Courses

Best golf courses near French Lick, IN

Below, you’ll find a list of courses near French Lick, IN. There are 6 courses within a 15-mile radius of French Lick, 5 of which are public courses and 1 are private courses. There are 3 18-hole courses and 3 nine-hole layouts.

The above has been curated through Golf Digest’s Places to Play course database, where we have collected star ratings and reviews from our 1,900 course-ranking panelists. Join our community by signing up for Golf Digest+ and rate the courses you’ve visited recently.

French Lick Resort: Pete Dye Course
Public
French Lick Resort: Pete Dye Course
French Lick, IN
Pete Dye’s mountaintop design, Golf Digest’s 2009 Best New Public winner, established that at age 80 the designer still had fresh ideas, including rumpled chipping swales, country-lane cart paths and volcano bunkers. Measuring just over 8,100 yards from the tips, Pete Dye at French Lick is not the first course over 8,000 yards to land on our rankings. That would be Runaway Brook in Massachusetts, now called the Pines Course at The International Golf Club. It was 8,040 yards when ranked in 1967. Today it’s 8,325 yards. The world’s longest is Jade Dragon Snow Mountain in China at 8,415 yards. The yardage may be a talking point, but what golfers will remember about Dye's French Lick course are the multi-mile views in all direction, the roominess of the fairways and greens that hang out over the edges of the sweeping land formations.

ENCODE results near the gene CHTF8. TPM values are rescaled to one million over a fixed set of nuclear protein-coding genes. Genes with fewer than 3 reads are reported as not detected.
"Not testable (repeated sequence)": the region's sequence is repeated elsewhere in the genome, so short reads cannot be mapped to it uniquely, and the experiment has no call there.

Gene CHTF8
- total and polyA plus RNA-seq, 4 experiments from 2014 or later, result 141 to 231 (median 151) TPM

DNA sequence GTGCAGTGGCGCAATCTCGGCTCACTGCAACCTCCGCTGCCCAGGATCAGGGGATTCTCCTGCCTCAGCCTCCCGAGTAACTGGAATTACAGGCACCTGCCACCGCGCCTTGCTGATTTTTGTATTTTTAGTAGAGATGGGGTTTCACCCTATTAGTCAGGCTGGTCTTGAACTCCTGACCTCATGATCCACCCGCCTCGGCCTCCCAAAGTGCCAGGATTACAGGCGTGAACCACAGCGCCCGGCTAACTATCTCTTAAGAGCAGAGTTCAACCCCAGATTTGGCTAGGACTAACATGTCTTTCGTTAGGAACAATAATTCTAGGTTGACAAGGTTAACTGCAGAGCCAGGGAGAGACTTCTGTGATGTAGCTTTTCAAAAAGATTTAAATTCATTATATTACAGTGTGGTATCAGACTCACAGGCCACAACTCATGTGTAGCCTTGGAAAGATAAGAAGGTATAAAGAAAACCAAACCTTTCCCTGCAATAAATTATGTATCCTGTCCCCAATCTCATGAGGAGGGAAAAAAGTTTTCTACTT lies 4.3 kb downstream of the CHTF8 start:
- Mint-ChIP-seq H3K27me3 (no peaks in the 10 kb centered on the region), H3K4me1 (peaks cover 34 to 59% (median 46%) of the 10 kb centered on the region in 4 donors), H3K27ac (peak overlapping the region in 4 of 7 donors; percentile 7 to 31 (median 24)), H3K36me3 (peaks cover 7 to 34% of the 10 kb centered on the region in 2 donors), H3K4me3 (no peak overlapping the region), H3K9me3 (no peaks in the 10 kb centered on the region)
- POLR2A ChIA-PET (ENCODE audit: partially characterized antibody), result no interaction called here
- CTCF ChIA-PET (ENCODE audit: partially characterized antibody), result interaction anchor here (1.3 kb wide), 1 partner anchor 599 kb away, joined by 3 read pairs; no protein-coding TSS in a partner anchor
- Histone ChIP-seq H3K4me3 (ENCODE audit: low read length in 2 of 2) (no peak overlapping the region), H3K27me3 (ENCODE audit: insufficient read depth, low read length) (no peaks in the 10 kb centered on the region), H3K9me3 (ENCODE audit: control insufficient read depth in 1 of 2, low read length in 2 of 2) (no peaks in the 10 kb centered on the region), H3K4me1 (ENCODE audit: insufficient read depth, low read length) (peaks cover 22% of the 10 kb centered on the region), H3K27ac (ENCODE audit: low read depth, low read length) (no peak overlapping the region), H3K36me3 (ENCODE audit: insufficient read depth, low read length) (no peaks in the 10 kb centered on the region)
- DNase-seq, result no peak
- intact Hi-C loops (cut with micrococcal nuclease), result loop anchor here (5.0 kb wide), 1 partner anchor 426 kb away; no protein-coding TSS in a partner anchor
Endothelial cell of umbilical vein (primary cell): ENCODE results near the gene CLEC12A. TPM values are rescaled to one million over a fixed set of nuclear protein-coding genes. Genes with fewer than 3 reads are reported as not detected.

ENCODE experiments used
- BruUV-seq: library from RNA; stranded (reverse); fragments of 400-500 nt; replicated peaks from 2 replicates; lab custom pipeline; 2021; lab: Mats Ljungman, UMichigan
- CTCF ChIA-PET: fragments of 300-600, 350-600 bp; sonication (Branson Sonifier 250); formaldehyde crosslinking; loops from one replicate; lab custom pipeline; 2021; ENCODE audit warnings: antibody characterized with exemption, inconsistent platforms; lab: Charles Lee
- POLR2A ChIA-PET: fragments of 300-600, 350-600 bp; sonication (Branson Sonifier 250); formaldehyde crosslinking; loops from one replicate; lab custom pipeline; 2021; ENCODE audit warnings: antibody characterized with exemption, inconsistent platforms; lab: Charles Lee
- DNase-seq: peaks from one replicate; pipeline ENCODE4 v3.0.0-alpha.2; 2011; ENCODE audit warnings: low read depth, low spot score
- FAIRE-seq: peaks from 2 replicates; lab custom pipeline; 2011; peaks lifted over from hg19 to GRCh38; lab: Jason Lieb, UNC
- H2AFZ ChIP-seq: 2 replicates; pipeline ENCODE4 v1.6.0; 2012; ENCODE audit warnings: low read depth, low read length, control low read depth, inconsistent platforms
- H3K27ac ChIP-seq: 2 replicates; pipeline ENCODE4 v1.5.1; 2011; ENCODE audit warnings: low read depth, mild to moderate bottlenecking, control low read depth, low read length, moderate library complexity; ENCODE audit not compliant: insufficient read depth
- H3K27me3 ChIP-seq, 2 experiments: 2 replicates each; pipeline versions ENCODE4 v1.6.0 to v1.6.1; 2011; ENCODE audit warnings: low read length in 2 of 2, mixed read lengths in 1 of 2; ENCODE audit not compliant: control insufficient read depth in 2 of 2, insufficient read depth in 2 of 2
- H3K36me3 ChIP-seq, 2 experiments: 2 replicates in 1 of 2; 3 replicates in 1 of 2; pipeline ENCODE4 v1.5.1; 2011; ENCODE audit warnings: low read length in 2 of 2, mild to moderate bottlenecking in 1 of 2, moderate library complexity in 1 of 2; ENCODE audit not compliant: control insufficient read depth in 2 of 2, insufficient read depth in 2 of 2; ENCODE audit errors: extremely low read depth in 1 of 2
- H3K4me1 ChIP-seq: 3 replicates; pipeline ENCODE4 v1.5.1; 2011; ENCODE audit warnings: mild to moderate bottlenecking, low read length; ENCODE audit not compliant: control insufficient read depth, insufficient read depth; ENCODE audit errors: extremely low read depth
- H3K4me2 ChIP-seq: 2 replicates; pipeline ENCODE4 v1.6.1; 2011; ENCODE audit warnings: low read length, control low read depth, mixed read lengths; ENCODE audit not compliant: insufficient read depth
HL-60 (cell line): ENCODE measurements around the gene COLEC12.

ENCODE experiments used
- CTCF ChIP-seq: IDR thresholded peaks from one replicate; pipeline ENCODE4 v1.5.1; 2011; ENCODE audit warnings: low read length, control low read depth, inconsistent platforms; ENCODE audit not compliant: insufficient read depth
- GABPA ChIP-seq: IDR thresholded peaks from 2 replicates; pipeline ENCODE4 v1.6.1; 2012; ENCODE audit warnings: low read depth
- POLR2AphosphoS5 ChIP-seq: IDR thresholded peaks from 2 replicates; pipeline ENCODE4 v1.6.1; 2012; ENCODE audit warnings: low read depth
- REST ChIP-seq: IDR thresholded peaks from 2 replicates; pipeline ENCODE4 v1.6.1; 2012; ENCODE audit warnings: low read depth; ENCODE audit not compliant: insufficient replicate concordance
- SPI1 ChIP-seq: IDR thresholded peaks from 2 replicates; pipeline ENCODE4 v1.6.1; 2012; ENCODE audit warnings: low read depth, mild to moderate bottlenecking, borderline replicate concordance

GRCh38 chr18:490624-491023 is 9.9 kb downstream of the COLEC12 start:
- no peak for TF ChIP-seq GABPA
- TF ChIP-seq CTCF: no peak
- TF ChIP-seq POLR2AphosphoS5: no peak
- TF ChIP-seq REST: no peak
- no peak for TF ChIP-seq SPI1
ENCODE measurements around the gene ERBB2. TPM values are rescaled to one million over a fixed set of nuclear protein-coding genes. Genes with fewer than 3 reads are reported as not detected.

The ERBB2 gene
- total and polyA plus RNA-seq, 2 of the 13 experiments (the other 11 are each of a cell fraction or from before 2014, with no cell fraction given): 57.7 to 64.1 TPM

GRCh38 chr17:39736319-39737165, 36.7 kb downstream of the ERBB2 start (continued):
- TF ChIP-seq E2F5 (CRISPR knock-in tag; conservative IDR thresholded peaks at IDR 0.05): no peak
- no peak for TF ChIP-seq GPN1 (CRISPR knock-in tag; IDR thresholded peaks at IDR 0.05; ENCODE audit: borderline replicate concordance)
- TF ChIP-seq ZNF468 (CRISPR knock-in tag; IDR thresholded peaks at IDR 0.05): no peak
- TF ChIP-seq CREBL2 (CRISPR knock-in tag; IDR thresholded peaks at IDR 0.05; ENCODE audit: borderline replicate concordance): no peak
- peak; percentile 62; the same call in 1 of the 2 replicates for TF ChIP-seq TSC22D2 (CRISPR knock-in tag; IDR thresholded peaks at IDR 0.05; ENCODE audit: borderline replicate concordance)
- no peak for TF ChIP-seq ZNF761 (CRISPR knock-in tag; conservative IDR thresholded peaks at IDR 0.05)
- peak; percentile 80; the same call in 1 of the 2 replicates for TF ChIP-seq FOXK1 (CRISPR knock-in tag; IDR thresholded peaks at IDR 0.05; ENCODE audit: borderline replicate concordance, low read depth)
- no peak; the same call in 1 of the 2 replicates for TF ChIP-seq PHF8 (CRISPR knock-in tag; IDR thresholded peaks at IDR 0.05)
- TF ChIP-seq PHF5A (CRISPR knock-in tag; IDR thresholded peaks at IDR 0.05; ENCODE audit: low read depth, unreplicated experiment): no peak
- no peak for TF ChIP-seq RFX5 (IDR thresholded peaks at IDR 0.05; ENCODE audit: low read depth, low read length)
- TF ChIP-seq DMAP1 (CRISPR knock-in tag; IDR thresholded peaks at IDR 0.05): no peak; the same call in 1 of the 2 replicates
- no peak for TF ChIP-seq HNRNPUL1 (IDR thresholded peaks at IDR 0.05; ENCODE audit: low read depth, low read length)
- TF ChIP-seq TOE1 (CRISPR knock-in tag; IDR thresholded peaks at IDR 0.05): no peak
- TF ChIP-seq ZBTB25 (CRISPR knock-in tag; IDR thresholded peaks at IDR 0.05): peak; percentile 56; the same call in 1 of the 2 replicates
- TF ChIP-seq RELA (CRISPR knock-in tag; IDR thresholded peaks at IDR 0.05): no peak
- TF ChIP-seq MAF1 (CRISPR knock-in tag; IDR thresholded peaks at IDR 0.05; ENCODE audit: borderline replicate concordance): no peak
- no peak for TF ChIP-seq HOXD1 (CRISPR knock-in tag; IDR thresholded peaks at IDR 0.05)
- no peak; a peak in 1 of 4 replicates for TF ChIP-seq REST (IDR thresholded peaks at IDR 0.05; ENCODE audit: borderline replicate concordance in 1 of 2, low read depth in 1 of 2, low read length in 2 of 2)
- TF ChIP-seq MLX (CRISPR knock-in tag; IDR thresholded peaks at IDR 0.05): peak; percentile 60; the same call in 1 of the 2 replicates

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French Lick Resort: Donald Ross Course
3.6
141 Panelists
If the 2009 Pete Dye course at this historic resort in southern Indiana (ranked no. 118 on America's Second 100 Greatest Courses) is an acrobat swinging trapezes through circles of flame along the site's elevated bluffs, the 1917 Donald Ross course is more of a street-level tilt-a-whirl with holes that rise, fall and roll repeatedly over a gorgous meadow property. Each nine crests over ridges and ride into hollows, rising toward well-bunkered greens that flank slightly crowned putting surfaces. This is an Old World/New World contrast, with both the Dye and Ross courses achieving what they set out to do architecturally, but in rather different ways. Depending on their mood and appreciation for allowing land movements rather than bulldozers to dictate design and direction, golfer's at French Lick often prefer the nuance and nature of the Ross course.
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